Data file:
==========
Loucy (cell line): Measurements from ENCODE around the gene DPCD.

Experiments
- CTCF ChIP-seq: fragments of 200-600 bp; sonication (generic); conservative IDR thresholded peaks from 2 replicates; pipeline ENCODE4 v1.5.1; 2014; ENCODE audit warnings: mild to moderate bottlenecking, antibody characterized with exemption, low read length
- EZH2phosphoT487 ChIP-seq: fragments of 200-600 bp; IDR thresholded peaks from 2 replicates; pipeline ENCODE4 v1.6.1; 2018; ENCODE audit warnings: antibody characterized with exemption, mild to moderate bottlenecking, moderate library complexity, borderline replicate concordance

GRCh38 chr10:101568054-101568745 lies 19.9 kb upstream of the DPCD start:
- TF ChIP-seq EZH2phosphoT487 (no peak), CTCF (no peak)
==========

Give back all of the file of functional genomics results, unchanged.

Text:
Loucy (cell line): Measurements from ENCODE around the gene DPCD.

Experiments
- CTCF ChIP-seq: fragments of 200-600 bp; sonication (generic); conservative IDR thresholded peaks from 2 replicates; pipeline ENCODE4 v1.5.1; 2014; ENCODE audit warnings: mild to moderate bottlenecking, antibody characterized with exemption, low read length
- EZH2phosphoT487 ChIP-seq: fragments of 200-600 bp; IDR thresholded peaks from 2 replicates; pipeline ENCODE4 v1.6.1; 2018; ENCODE audit warnings: antibody characterized with exemption, mild to moderate bottlenecking, moderate library complexity, borderline replicate concordance

GRCh38 chr10:101568054-101568745 lies 19.9 kb upstream of the DPCD start:
- TF ChIP-seq EZH2phosphoT487 (no peak), CTCF (no peak)